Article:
Picture the scene – you've just rattled off a long list of everything that's going wrong in your life, and your friend replies, 'sounds like you're having a great day'. You'll most likely assume they're being ironic and carry on with the conversation as if they've just offered up words of sympathy. Put simply, you understand that the sentiment they're expressing doesn't match their words if taken at face value.
We Brits can be a sarcastic bunch, and growing up in this culture gives us the ability to pick up on contextual cues and understand when someone means what they say, and when they don't. A machine, while able to hear and understand the words we use to communicate, may have more difficulty comprehending such subtleties – and that's where sentiment analysis technology is at this point in time.
That's not to say that the technology is of no use – quite the opposite, in fact. Sentiment analysis can take a significant proportion of the grunt work out of interpreting qual research data. But, for now at least, the human touch is still required to make sure that it doesn't make the honest mistake of misinterpreting familiar words and phrases when they're used in unusual contexts.
Sentiment analysis is great for market research
Sentiment analysis, for the uninitiated, is technology that automatically analyses the words used in verbal communication to interpret the emotion being expressed. It's used in market research in various ways, from poring through social media posts to discover whether the public reaction to a product or topic is positive or negative, to analysing the prevalent emotion expressed in responses to a question in a market research survey.
If you're a researcher, this technology is great – it cuts out the boring part of data analysis by navigating you towards interesting content, and it saves you the effort of categorising the responses yourself. However advanced it may be though, sentiment analysis won't replace humans and leave them jobless – at least not anytime soon – so there's no need to start updating your CV just yet.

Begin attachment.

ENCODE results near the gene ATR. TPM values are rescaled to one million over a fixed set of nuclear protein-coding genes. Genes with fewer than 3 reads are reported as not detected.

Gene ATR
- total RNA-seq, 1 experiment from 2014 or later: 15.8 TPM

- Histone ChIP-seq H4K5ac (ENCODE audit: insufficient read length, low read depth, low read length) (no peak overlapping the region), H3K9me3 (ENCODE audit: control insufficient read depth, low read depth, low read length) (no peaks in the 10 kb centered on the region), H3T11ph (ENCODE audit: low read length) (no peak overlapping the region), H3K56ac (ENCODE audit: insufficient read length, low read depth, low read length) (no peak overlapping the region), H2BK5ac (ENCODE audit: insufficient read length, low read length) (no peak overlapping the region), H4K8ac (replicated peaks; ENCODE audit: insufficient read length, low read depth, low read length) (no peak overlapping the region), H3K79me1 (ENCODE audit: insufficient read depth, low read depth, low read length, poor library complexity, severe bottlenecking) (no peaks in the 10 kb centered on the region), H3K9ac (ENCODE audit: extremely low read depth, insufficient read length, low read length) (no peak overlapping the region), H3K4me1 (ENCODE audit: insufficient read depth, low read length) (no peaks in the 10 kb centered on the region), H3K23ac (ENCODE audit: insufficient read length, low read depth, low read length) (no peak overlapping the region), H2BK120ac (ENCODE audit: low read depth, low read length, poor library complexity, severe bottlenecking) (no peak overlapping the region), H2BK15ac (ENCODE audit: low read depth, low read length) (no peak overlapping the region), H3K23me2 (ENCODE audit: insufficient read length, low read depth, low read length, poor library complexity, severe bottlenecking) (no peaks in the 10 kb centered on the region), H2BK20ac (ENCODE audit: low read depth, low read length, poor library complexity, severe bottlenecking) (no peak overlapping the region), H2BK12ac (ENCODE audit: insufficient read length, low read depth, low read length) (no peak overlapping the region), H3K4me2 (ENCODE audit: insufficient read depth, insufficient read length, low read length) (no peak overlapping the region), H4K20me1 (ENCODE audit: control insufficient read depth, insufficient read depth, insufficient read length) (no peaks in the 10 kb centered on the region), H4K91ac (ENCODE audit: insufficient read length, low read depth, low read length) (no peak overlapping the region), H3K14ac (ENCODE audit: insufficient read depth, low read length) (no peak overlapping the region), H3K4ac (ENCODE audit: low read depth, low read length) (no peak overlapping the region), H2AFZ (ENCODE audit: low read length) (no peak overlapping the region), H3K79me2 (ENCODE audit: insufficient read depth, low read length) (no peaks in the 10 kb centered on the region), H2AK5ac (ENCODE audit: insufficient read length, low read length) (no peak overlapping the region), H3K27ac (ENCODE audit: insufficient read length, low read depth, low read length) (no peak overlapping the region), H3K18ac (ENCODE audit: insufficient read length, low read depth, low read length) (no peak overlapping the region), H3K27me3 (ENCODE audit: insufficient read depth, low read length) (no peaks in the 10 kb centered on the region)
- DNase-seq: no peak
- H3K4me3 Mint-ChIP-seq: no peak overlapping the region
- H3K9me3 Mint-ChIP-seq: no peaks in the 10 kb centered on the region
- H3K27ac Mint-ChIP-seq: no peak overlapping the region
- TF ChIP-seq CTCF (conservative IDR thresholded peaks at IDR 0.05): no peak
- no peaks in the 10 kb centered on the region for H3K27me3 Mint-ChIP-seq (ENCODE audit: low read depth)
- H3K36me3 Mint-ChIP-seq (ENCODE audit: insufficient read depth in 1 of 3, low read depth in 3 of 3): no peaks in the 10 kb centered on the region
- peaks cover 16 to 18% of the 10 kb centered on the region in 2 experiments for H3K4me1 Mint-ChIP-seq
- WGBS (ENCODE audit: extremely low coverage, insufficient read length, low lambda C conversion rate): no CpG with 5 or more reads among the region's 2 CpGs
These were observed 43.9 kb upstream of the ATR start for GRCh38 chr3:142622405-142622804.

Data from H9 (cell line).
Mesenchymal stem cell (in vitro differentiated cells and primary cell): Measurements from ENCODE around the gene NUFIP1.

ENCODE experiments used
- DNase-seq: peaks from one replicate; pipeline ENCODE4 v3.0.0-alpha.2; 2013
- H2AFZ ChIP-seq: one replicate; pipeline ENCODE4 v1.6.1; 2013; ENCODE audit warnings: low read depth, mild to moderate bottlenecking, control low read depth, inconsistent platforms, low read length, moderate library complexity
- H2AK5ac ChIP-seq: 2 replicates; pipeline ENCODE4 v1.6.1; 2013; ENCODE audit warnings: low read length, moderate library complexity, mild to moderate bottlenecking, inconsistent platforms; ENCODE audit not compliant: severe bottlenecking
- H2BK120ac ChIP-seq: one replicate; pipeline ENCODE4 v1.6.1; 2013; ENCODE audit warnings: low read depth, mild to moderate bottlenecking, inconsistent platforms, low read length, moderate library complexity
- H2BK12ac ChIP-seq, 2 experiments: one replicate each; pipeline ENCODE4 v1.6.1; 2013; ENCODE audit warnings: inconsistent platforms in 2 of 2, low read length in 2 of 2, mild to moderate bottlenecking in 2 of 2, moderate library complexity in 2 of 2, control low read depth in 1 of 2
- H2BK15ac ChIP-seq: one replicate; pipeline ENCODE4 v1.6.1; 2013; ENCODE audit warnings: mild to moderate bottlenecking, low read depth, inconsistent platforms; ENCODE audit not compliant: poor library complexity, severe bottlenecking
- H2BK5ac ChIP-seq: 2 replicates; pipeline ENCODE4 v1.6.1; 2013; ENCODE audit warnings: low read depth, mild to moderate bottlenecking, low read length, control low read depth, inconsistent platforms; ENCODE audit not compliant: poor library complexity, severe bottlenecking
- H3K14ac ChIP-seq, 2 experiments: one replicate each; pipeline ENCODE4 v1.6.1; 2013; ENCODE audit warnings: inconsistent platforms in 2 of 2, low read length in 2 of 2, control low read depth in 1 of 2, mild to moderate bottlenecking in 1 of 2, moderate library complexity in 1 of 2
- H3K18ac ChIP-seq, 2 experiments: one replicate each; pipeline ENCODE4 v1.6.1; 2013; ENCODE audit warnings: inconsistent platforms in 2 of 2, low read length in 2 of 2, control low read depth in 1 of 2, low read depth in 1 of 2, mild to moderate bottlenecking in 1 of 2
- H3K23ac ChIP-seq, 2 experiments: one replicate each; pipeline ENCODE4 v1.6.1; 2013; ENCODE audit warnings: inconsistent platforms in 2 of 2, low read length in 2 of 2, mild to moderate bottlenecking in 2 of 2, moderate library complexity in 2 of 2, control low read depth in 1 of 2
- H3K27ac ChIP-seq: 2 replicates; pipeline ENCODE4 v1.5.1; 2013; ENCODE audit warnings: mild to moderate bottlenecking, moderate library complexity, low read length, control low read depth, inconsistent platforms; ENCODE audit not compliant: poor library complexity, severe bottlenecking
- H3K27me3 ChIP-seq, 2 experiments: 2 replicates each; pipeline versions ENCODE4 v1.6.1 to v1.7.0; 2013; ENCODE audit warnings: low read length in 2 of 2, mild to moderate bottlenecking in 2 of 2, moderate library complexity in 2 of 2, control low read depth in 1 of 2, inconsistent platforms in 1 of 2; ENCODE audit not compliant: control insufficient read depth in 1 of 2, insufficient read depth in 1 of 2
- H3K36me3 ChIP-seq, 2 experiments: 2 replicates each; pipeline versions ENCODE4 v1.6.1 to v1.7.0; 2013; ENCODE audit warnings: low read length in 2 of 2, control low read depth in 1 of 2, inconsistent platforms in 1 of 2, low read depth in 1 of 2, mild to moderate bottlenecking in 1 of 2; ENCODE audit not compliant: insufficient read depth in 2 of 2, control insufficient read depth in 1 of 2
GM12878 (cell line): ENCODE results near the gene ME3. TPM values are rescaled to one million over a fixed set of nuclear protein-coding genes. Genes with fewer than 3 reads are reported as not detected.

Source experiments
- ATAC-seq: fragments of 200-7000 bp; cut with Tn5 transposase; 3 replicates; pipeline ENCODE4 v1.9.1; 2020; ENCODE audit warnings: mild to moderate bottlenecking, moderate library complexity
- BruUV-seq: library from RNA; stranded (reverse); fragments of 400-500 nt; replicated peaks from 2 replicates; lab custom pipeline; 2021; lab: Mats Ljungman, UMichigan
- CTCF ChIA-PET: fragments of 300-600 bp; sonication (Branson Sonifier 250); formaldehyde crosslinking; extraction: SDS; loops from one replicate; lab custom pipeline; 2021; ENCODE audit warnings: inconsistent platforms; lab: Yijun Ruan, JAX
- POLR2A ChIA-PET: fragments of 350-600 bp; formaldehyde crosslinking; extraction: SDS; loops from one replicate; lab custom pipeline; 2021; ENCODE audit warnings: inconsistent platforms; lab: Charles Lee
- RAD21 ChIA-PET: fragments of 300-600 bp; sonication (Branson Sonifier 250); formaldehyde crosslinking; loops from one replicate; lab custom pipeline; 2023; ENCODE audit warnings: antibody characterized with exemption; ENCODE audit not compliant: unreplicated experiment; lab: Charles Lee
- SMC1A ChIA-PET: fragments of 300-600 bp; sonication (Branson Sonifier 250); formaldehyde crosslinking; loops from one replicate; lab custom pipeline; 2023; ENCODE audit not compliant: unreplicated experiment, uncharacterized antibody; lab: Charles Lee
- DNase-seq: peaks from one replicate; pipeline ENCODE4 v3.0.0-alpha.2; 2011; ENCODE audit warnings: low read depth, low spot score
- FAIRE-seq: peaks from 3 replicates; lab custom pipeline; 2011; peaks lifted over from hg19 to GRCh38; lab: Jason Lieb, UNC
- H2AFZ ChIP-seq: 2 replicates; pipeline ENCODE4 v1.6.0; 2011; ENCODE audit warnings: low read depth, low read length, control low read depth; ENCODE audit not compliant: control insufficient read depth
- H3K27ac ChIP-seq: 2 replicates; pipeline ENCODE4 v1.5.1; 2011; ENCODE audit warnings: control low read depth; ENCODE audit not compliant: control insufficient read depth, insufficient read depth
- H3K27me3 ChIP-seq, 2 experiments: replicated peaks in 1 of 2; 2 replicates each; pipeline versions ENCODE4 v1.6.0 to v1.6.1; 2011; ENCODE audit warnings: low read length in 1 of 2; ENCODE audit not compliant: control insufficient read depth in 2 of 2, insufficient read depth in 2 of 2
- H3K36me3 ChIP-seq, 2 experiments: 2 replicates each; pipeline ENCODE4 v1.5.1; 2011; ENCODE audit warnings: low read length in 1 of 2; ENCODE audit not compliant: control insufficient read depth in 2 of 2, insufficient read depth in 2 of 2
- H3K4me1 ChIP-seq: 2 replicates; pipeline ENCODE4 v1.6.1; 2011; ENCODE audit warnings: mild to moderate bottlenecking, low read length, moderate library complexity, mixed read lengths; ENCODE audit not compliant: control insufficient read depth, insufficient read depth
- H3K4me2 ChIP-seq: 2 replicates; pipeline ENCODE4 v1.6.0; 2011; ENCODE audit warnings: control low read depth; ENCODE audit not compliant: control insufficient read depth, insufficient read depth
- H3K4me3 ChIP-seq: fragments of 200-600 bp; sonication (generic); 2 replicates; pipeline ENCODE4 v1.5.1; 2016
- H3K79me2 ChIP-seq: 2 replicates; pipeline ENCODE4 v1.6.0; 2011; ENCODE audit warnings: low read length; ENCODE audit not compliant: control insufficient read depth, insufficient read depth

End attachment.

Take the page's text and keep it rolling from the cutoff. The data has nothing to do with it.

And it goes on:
More than words – why humans are needed
For all the benefit this technology brings, the finer points of the analysis still have to be done by humans – the AI used is fairly advanced, but its work still has to be checked through. The word 'great', for instance, can have two opposite meanings depending on how it’s said, plus a third when combined with big, as in 'a great big mess'. For a practical example, take these videos of someone saying 'the service at this restaurant is unbelievable' – as you can see, the same phrase can mean very different things depending on the tone of voice, facial expressions and body language used to express it, and this is something that sentiment analysis technology simply won't pick up on.
Language is complex – especially English, which is commonly spoken as a second language and therefore subject to misunderstanding. Also, because of the varied background of the language, there are often multiple words for the same thing, words that have different meanings in different contexts, and expressions that frankly make no sense from a logical point of view (ever thought about why we say that we’re in a car, but on a bus?)
Expecting technology to navigate all of these complexities flawlessly is like expecting a dog to throw a ball for itself – both have limitations that cannot be overcome without human intervention. And when you add in colloquialisms, idioms, slang and the many new words that appear in common usage on an almost daily basis, it starts to feel a little harsh to expect technology to cope with it all.
Technology won’t replace us completely
So why shouldn't we expect machines to be able to do what we can when it comes to interpreting the range of human emotion, whether expressed verbally or non-verbally? The fact is that we have techniques for using and understanding language that most of us are not even aware of, as nicely demonstrated by this BBC article written by author Mark Forsyth about a paragraph of his book, The Elements of Eloquence, that went viral last year.
Have you ever tried, without success, to explain a rule of the English language to a foreigner, only to end up getting exasperated and telling them 'that's just the way it is'? If we're able to pick up on nuances and subtleties without even knowing how we do it ourselves, how can we expect to programme a machine to do it? Sure, using Plotto’s video research tools to combine sentiment analysis with facial expression recognition can go a long way towards clearing up any uncertainties, but the fact is that we're still some way from an age when computers can do it all for us. And when you stop and think about it, is that such a bad thing? After all, computers don't need jobs to survive, and we don't really want them getting so smart that they take over the world now, do we?
Sentiment analysis – it’s all good news
Sentiment analysis technology is great, and it’s definitely worth using for market research. It'll do much of the boring part of your job and save you time and effort in the process, meaning you’ll be able to do your job better – all good things. And don’t let that worry you because it won't be replacing you anytime soon. This is not because the technology is flawed though – it's because we can't expect it to fully cater for the complexity of verbal language and all the ways people use it to express themselves in combination with other linguistic cues – at least, not just yet.
Thanks for the image @agkdesign